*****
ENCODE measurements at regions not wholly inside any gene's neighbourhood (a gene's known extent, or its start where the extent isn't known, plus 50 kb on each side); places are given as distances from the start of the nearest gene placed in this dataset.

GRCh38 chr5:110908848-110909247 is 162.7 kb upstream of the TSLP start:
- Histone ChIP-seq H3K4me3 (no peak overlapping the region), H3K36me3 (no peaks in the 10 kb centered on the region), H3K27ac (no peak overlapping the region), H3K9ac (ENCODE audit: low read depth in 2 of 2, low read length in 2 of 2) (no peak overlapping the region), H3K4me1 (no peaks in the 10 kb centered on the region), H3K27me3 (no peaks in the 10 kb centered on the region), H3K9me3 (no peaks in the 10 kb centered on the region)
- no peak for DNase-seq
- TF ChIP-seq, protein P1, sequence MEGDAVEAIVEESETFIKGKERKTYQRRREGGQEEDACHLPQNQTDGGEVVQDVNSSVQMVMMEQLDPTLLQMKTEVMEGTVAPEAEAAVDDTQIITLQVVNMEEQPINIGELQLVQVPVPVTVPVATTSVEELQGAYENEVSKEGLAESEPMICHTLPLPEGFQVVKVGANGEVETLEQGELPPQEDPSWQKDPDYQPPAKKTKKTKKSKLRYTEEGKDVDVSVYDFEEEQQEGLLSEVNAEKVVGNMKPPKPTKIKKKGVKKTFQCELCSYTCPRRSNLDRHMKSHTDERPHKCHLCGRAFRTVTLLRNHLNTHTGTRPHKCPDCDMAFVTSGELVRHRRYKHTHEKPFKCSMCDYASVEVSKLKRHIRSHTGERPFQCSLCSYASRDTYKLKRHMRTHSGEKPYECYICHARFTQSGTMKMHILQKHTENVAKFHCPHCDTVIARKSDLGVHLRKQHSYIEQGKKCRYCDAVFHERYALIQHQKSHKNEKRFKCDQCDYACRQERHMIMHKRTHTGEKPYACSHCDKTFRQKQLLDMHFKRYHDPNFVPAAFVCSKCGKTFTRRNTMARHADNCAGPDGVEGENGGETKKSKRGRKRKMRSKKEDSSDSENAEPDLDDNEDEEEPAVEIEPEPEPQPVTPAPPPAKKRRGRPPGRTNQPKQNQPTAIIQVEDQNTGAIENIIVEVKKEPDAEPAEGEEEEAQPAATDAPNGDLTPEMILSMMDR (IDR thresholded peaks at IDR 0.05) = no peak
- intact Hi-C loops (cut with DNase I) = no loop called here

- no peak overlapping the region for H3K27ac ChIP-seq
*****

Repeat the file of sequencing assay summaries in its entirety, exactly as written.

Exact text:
ENCODE measurements at regions not wholly inside any gene's neighbourhood (a gene's known extent, or its start where the extent isn't known, plus 50 kb on each side); places are given as distances from the start of the nearest gene placed in this dataset.

GRCh38 chr5:110908848-110909247 is 162.7 kb upstream of the TSLP start:
- Histone ChIP-seq H3K4me3 (no peak overlapping the region), H3K36me3 (no peaks in the 10 kb centered on the region), H3K27ac (no peak overlapping the region), H3K9ac (ENCODE audit: low read depth in 2 of 2, low read length in 2 of 2) (no peak overlapping the region), H3K4me1 (no peaks in the 10 kb centered on the region), H3K27me3 (no peaks in the 10 kb centered on the region), H3K9me3 (no peaks in the 10 kb centered on the region)
- no peak for DNase-seq
- TF ChIP-seq, protein P1, sequence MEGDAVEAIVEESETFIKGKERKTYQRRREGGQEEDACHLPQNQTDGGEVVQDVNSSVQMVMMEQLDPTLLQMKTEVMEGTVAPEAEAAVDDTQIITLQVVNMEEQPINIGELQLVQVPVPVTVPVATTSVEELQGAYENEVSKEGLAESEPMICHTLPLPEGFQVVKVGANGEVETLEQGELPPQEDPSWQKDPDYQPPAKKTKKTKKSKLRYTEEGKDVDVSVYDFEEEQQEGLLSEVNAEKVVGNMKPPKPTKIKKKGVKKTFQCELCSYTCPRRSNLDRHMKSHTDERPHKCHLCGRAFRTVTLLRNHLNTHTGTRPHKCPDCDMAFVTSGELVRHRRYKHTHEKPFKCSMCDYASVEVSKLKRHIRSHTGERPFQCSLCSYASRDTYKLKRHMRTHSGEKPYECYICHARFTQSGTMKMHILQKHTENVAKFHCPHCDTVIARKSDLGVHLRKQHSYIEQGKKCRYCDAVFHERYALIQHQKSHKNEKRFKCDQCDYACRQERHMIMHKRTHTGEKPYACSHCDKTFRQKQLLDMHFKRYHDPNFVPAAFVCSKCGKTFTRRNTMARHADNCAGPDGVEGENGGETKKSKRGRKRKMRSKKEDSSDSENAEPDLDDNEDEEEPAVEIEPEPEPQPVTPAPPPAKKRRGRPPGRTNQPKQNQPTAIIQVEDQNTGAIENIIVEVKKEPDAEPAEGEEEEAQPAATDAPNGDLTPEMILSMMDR (IDR thresholded peaks at IDR 0.05) = no peak
- intact Hi-C loops (cut with DNase I) = no loop called here

- no peak overlapping the region for H3K27ac ChIP-seq